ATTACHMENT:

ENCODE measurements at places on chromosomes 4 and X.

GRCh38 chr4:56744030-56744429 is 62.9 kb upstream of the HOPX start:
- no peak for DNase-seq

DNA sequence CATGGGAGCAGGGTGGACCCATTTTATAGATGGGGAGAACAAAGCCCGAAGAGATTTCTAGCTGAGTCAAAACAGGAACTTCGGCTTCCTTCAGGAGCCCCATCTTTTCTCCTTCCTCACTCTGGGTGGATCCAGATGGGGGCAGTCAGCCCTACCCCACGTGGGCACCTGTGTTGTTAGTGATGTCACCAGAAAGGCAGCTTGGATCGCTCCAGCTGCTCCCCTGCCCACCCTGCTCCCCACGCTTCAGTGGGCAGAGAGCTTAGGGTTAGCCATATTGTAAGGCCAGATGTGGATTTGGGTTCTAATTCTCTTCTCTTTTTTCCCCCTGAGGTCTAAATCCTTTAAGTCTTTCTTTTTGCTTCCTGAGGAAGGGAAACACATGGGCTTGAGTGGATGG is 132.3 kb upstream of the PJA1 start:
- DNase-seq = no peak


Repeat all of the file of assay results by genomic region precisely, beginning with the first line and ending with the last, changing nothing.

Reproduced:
ENCODE measurements at places on chromosomes 4 and X.

GRCh38 chr4:56744030-56744429 is 62.9 kb upstream of the HOPX start:
- no peak for DNase-seq

DNA sequence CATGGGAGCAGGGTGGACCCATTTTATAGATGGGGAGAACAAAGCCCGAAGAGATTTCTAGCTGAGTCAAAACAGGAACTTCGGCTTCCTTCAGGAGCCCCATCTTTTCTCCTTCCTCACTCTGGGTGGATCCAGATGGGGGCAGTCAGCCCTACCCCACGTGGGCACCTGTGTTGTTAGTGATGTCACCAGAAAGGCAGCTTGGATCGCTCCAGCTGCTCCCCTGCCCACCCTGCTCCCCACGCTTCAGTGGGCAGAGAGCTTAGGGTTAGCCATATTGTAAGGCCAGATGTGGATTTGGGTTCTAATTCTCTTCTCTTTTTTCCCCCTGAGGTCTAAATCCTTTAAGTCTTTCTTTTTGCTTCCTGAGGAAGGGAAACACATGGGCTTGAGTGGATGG is 132.3 kb upstream of the PJA1 start:
- DNase-seq = no peak